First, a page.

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new and unsuspected categories. The results at times resemble a narrative segment, but that is another «accident» in this overview of a life in images, both «flattening» a life lived in images and providing a sublime vision of its hidden links and affinities.
Collectivities seen from the appropriate distance have a grandeur that can be overwhelming. In «Drive» Jordan Crandall is concerned with a militaristic and corporate sublime. Crandall describes «Drive» as «a seven-part video installation that combines traditional cinema with military tracking, identifying, and targeting technologies.» The cinematic is contradicted and displaced and one senses that am entirely different social order is expressed in this shift from concerns with onscreen realism and narrative to a more predatory relation of the camera to the world. The image is there to be processed and manipulated in service of a voracious gaze that marks itself as a target into the screen image. The screen responds, coming alive with machines in motion and groups and parts of bodies in rhythm. The visual technics of domination have the strange and disturbing capacity to produce what Crandall calls «erotic couplings between humans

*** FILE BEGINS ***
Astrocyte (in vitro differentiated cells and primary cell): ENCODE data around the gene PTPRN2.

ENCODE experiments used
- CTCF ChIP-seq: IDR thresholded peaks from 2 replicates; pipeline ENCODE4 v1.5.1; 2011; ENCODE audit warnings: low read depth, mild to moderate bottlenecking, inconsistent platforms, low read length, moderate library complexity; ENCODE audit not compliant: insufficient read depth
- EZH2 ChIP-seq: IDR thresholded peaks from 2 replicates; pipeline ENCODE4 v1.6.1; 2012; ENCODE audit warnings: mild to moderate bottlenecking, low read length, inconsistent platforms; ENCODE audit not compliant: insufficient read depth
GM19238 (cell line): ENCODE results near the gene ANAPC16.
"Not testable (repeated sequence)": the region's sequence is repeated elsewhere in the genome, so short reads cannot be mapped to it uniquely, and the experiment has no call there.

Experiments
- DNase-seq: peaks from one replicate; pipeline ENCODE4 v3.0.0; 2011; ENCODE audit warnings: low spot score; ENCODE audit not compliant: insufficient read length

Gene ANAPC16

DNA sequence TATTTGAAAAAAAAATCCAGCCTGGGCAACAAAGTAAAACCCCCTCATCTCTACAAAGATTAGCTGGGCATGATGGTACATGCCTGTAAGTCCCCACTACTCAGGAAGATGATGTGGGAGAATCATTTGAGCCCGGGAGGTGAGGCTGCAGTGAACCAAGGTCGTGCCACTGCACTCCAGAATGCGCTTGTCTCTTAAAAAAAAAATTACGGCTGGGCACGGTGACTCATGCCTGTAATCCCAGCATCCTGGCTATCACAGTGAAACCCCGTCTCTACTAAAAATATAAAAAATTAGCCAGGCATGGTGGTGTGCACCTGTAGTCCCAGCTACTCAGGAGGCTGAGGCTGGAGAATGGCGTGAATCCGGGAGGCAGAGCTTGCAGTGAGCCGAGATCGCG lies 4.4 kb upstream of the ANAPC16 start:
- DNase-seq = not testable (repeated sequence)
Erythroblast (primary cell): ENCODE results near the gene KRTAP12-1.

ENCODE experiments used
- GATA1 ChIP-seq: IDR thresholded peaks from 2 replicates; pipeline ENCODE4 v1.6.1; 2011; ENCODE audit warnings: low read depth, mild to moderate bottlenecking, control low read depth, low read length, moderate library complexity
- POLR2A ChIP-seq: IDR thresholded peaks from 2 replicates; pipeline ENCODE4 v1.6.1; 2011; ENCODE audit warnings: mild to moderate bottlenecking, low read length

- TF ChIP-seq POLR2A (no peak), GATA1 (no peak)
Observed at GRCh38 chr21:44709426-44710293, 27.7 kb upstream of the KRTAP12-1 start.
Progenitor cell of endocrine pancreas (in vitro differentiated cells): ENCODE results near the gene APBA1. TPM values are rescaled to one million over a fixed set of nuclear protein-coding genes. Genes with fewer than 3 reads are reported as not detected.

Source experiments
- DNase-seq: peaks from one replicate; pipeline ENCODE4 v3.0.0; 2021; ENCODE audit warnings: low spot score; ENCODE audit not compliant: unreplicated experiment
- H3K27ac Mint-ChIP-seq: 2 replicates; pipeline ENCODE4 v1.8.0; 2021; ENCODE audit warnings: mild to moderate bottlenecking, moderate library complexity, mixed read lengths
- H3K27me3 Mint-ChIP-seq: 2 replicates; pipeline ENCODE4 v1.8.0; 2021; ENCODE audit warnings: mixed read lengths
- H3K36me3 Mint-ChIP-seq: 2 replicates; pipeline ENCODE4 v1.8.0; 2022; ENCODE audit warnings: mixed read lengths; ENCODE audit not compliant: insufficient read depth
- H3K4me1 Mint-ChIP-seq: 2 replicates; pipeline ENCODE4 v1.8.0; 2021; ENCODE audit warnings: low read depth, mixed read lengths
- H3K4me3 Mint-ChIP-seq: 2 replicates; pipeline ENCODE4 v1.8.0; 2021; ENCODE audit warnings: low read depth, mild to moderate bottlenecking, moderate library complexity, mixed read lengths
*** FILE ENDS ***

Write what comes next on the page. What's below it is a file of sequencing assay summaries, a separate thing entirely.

and machines.» Throngs of machine/human assemblages are sublime, beyond vision and comprehension without computional support. Thus, the same support that maintains the military and megacorporations is made available to art.» 
Warren Sack’s «Conversation Map» (1997—ongoing) is a «graphical browser» for very large scale conversations such as listserves and newsgroups. It maps social networks or who is corresponding with whom, themes of discussion and the semantic network of synonyms or metaphors. Exchanges and contents that would otherwise be too large to comprehend or summarize are made rational and comprehensible.
The full implications of ‹access› to the voiceless and indigent are seldom taken seriously in art. What would it take to make the web accessible to Sister Other? Sharon Daniel’s project «Need_X_Change» (1998—ongoing) is both a collaboration with Casa Segura, an HIV prevention and needle exchange